Green's theorem

In mathematics, Green's theorem gives the relationship between a line integral around a simple closed curve C and a double integral over the plane region D bounded by C. It is named after George Green [1] and is the two-dimensional special case of the more general Stokes' theorem.

Theorem

Let C be a positively oriented, piecewise smooth, simple closed curve in a plane, and let D be the region bounded by C. If L and M are functions of (x, y) defined on an open region containing D and have continuous partial derivatives there, then[2][3]

$\oint_{C} (L\, dx + M\, dy) = \iint_{D} \left(\frac{\partial M}{\partial x} - \frac{\partial L}{\partial y}\right)\, dx\, dy$

where the path of integration along C is counterclockwise.

In physics, Green's theorem is mostly used to solve two-dimensional flow integrals, stating that the sum of fluid outflows at any point inside a volume is equal to the total outflow summed about an enclosing area. In plane geometry, and in particular, area surveying, Green's theorem can be used to determine the area and centroid of plane figures solely by integrating over the perimeter.

Proof when D is a simple region

If D is a simple region with its boundary consisting of the curves C1, C2, C3, C4, half of Green's theorem can be demonstrated.

The following is a proof of half of the theorem for the simplified area D, a type I region where C2 and C4 are vertical lines (possibly of zero length). A similar proof exists for the other half of the theorem when D is a type II region where C1 and C3 are horizontal lines (again, possibly of zero length). Putting these two parts together, the theorem is thus proven for regions of type III (defined as regions which are both type I and type II). The general case can then be deduced from this special case by decomposing D into a set of type III regions.

If it can be shown that

$\oint_{C} L\, dx = \iint_{D} \left(- \frac{\partial L}{\partial y}\right)\, dA\qquad\mathrm{(1)}$

and

$\oint_{C} M\, dy = \iint_{D} \left(\frac{\partial M}{\partial x}\right)\, dA\qquad\mathrm{(2)}$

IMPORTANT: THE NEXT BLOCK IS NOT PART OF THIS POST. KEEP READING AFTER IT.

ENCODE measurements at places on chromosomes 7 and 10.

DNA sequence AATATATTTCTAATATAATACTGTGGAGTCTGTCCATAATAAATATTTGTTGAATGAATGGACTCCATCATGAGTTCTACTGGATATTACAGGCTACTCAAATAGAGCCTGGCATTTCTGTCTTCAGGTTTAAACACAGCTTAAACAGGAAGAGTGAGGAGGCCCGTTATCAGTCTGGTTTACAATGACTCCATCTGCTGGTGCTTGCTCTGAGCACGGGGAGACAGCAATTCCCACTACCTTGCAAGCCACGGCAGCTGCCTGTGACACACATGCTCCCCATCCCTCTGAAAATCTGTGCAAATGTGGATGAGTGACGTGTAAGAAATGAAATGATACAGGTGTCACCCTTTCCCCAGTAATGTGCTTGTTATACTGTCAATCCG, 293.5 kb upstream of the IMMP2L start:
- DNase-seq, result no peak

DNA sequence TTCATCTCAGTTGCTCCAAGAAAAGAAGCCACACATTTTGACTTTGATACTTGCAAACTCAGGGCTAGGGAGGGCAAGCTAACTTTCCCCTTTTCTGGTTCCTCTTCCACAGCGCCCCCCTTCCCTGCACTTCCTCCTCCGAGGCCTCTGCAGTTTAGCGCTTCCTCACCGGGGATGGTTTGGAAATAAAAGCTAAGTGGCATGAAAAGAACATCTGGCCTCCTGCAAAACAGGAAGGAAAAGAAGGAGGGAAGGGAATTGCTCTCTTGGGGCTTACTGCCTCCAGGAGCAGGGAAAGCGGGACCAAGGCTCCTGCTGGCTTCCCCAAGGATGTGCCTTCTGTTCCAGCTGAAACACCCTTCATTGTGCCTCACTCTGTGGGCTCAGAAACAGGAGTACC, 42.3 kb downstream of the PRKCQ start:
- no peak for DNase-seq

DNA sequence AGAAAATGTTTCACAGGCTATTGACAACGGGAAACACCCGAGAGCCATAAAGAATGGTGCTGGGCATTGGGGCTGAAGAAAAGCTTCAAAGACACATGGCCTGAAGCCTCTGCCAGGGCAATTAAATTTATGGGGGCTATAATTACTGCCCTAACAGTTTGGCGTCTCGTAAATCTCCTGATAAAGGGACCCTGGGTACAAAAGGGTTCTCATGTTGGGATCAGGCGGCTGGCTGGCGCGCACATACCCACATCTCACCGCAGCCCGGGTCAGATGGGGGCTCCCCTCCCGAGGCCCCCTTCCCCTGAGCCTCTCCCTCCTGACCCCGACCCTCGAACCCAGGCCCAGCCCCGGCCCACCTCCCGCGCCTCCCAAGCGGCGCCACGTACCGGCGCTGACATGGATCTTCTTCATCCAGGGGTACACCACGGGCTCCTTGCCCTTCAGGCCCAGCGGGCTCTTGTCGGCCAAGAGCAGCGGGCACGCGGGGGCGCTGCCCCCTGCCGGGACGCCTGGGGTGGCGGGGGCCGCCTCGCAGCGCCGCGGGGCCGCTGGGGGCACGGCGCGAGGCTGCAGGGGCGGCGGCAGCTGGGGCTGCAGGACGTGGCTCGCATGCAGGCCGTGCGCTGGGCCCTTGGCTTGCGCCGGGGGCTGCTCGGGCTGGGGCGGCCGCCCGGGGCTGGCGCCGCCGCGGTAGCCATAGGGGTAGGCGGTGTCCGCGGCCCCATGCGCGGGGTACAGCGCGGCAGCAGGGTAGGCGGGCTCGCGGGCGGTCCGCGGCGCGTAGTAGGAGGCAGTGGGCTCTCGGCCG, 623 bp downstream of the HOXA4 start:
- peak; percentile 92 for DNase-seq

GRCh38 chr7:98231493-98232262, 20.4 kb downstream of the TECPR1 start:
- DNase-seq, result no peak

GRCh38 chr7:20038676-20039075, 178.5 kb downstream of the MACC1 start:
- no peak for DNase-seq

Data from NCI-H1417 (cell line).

are true, then Green's theorem follows immediately for the region D. We can prove (1) easily for regions of type I, and (2) for regions of type II. Green's theorem then follows for regions of type III.

Assume region D is a type I region and can thus be characterized, as pictured on the right, by

$D = \{(x,y)|a\le x\le b, g_1(x) \le y \le g_2(x)\}$

where g1 and g2 are continuous functions on [a, b]. Compute the double integral in (1):

\begin{align} \iint_D \frac{\partial L}{\partial y}\, dA & =\int_a^b\,\int_{g_1(x)}^{g_2(x)} \frac{\partial L}{\partial y} (x,y)\,dy\,dx \\ & = \int_a^b \Big\{L(x,g_2(x)) - L(x,g_1(x)) \Big\} \, dx.\qquad\mathrm{(3)} \end{align}

Now compute the line integral in (1). C can be rewritten as the union of four curves: C1, C2, C3, C4.

With C1, use the parametric equations: x = x, y = g1(x), axb. Then

$\int_{C_1} L(x,y)\, dx = \int_a^b L(x,g_1(x))\, dx.$

With C3, use the parametric equations: x = x, y = g2(x), axb. Then

$\int_{C_3} L(x,y)\, dx = -\int_{-C_3} L(x,y)\, dx = - \int_a^b L(x,g_2(x))\, dx.$

The integral over C3 is negated because it goes in the negative direction from b to a, as C is oriented positively (counterclockwise). On C2 and C4, x remains constant, meaning

$\int_{C_4} L(x,y)\, dx = \int_{C_2} L(x,y)\, dx = 0.$

Therefore,

\begin{align} \int_{C} L\, dx & = \int_{C_1} L(x,y)\, dx + \int_{C_2} L(x,y)\, dx + \int_{C_3} L(x,y)\, dx + \int_{C_4} L(x,y)\, dx \\ & = -\int_a^b L(x,g_2(x))\, dx + \int_a^b L(x,g_1(x))\, dx.\qquad\mathrm{(4)} \end{align}